In recent years, the public discourse on marijuana use in the United States has turned decidedly towards the side of liberty. Today, recreational use of the drug has been legalized in four states and decriminalized in fifteen, in direct opposition to federal law. With states taking policy into their own hands, it seems to be an opportune time to ask what, if any, are the Constitutional limits on the federal governments’ power to regulate marijuana.
Understanding these limits requires a correct understanding of the nature of the Constitution itself. As legal theorist Roger Pilon notes in his essay, ‘The Powers Delegated to the Federal Government Are Few and Defined: The Doctrine of Enumerated Powers’; “The doctrine of enumerated powers stands for the idea that Congress has only those powers that are enumerated in the Constitution, which the people delegated to Congress when they ratified the Constitution or later amended it.” The upshot of this interpretation is that, when asking if a regulation is constitutional, we should not look for rules prohibiting the regulation in question, but rather for specific authorization.
Since Federal marijuana laws are passed through Congress, the logical starting point is in Article I, which outlines most of Congress’ powers. Only one of the powers enumerated in this article could be construed to extend to marijuana: Article I, Section 8, Clause 3. This clause, typically referred to as the commerce clause, states that Congress shall have the power “To regulate Commerce with foreign Nations, and among the several States, and with the Indian Tribes.”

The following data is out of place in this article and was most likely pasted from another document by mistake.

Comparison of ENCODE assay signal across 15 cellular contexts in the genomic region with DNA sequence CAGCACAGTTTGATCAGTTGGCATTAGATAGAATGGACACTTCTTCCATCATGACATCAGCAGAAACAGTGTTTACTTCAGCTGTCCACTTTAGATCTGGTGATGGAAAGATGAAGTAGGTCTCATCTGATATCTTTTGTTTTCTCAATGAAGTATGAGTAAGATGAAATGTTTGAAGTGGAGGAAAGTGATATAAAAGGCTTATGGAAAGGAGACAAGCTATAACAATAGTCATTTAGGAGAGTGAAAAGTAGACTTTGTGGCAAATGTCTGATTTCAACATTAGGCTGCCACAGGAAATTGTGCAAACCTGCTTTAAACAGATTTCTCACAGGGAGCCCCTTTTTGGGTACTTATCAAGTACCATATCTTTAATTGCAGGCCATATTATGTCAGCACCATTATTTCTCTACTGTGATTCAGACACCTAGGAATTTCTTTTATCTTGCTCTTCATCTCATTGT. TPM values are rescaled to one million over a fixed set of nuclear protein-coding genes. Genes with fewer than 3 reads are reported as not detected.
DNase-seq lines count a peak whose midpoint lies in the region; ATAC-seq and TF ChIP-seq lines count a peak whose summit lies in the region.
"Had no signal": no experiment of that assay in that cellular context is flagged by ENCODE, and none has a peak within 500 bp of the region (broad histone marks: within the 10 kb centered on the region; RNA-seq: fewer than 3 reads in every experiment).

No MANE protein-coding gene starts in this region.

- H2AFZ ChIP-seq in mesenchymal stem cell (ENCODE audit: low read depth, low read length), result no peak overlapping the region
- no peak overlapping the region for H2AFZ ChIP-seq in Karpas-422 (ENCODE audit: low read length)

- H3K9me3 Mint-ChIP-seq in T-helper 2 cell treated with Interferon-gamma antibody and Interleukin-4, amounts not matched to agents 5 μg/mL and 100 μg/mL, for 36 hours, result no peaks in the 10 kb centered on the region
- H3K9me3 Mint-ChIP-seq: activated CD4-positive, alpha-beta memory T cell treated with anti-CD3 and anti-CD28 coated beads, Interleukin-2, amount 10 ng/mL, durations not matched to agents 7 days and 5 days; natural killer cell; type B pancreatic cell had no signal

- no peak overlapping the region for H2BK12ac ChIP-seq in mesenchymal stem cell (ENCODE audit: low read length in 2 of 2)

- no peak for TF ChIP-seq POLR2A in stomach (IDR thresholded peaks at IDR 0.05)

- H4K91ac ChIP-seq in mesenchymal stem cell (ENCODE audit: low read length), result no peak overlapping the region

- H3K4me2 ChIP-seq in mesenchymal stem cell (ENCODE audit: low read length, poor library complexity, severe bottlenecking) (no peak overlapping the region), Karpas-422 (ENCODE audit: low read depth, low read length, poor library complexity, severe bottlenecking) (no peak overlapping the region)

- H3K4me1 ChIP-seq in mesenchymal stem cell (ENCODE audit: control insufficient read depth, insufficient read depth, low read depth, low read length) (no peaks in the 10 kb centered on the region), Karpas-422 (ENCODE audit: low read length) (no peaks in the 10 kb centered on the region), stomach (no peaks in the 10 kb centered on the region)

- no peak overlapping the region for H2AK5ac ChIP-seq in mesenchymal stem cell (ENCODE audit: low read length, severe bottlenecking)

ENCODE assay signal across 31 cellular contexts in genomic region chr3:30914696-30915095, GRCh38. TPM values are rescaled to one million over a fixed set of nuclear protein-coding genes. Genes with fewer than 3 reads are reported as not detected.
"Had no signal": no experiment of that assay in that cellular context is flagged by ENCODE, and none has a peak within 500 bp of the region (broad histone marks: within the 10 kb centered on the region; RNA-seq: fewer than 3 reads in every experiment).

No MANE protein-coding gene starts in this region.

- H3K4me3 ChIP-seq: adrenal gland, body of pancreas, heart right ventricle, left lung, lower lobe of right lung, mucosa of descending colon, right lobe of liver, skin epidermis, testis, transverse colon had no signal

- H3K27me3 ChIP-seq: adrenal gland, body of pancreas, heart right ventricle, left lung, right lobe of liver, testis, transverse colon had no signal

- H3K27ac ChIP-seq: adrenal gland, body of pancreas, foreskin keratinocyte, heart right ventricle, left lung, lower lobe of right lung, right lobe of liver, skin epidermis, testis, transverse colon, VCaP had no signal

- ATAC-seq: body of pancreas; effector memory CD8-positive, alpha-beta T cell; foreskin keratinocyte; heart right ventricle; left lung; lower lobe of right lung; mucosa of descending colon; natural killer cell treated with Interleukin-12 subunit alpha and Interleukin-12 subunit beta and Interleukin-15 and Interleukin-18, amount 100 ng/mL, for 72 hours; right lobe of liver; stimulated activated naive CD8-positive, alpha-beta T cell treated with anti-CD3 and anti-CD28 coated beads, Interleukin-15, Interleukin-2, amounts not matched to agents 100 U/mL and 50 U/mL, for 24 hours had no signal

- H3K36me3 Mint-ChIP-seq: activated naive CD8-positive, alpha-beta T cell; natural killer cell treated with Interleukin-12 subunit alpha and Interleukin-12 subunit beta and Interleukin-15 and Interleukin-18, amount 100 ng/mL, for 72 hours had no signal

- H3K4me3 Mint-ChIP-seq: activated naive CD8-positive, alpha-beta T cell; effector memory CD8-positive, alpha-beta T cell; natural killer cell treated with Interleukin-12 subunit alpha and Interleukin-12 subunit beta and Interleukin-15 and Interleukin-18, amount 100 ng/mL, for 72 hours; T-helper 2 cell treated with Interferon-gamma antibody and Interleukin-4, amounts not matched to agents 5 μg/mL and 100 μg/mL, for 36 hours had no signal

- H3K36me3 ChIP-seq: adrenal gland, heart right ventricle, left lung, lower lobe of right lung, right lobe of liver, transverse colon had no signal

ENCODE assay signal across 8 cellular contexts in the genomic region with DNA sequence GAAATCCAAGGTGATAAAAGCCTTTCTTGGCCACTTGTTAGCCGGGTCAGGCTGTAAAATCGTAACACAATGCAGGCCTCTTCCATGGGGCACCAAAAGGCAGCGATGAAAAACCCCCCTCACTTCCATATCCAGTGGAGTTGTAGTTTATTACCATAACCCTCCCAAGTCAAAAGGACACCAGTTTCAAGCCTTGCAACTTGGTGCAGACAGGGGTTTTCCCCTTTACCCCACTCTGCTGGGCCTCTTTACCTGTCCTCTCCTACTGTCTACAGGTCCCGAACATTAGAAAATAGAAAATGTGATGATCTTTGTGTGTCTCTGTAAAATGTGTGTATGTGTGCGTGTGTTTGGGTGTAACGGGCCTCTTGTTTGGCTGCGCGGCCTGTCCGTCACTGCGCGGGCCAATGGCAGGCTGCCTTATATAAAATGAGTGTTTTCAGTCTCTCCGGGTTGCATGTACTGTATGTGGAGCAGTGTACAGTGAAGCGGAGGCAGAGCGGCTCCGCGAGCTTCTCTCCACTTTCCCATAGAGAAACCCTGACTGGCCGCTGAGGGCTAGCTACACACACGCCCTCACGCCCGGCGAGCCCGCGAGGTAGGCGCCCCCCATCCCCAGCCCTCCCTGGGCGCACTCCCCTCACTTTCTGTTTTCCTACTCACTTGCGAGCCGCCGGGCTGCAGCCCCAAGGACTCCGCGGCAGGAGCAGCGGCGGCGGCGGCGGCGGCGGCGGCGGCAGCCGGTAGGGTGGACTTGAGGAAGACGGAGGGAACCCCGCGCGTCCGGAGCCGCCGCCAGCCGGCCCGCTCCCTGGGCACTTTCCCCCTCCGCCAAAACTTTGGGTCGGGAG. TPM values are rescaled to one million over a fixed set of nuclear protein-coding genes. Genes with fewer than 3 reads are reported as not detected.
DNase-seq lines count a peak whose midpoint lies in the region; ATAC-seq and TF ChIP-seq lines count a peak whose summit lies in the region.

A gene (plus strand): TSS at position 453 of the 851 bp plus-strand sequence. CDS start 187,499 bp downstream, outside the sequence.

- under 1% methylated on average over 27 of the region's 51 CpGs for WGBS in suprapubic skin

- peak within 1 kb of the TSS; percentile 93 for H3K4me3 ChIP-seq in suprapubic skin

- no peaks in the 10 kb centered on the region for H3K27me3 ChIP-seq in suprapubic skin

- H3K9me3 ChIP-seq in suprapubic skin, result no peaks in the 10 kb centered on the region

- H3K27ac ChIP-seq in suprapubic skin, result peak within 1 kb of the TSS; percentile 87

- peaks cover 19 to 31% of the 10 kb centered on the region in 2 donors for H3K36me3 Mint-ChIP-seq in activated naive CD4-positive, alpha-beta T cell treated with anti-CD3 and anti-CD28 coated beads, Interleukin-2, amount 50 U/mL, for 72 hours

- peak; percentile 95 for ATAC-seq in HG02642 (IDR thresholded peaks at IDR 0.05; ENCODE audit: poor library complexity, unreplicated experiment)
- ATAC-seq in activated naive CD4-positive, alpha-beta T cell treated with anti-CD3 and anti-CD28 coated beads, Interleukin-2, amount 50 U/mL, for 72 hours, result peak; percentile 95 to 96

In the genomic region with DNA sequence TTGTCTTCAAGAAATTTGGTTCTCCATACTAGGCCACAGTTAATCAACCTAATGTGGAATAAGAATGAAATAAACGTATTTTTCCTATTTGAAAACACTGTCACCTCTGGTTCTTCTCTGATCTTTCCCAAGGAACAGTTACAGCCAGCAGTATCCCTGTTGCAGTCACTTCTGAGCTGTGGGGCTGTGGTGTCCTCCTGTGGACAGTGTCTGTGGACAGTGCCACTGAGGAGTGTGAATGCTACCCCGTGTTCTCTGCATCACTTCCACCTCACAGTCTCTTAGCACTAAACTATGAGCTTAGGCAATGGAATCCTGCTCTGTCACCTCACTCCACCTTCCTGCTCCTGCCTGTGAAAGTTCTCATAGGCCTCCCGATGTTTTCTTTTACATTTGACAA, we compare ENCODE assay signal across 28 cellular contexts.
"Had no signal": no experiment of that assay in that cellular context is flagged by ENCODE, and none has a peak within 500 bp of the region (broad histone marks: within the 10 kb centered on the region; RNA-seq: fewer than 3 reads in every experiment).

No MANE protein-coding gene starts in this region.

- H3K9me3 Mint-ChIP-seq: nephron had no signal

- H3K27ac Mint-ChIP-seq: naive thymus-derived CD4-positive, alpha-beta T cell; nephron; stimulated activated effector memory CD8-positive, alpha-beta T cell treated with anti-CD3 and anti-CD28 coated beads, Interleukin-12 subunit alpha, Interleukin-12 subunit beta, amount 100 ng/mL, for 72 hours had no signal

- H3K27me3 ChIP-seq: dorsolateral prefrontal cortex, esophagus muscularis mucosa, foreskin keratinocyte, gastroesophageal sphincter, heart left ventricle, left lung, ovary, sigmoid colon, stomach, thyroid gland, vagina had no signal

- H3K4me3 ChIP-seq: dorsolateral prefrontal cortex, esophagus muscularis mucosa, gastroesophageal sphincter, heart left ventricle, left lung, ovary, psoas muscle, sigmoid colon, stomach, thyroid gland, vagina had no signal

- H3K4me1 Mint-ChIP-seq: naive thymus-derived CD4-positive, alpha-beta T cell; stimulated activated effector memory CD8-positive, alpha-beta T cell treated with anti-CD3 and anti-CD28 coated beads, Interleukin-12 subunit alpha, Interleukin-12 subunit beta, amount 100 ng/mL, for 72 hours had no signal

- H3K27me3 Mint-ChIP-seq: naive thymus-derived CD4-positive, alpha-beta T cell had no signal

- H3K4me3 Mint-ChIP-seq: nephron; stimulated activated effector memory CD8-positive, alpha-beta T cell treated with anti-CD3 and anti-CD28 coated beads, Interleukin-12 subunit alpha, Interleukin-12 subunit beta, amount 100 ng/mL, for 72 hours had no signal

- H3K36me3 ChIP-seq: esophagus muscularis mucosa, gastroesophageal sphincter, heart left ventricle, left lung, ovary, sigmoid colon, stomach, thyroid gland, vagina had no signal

What does this mean in practice? Madison and Hamilton make clear in Federalists 42 and 11 respectively, that the interstate commerce provision is only intended to grant power to regulate trade that crosses state boundaries, not trade that takes place within any given state. Thus it seems that marijuana regulation may be constitutionally justifiable, but only within strictly defined limits: regulation of sales and business across state lines. Even here, such regulations seem to fly in the face of the intent of the framers: Madison and Hamilton touted the commerce clause as a way to open up trade between states, not restrict it.
One thing is clear: this is certainly not enough authority to justify today’s sweeping federal bans. In fact, prohibition in the 1920’s had to be instigated through the 18th Amendment to the Constitution. This indicates an understanding that the Constitution as originally written did not authorize the federal government to prohibit disfavored substances as it does today.
To summarize, the Constitutional limits on the federal government’s regulation of marijuana are narrow: leaving only room for relatively modest policies. A correct understanding of the powers granted in the Constitution should prompt policy makers at the federal level to rethink their fundamental approach to the regulation of marijuana.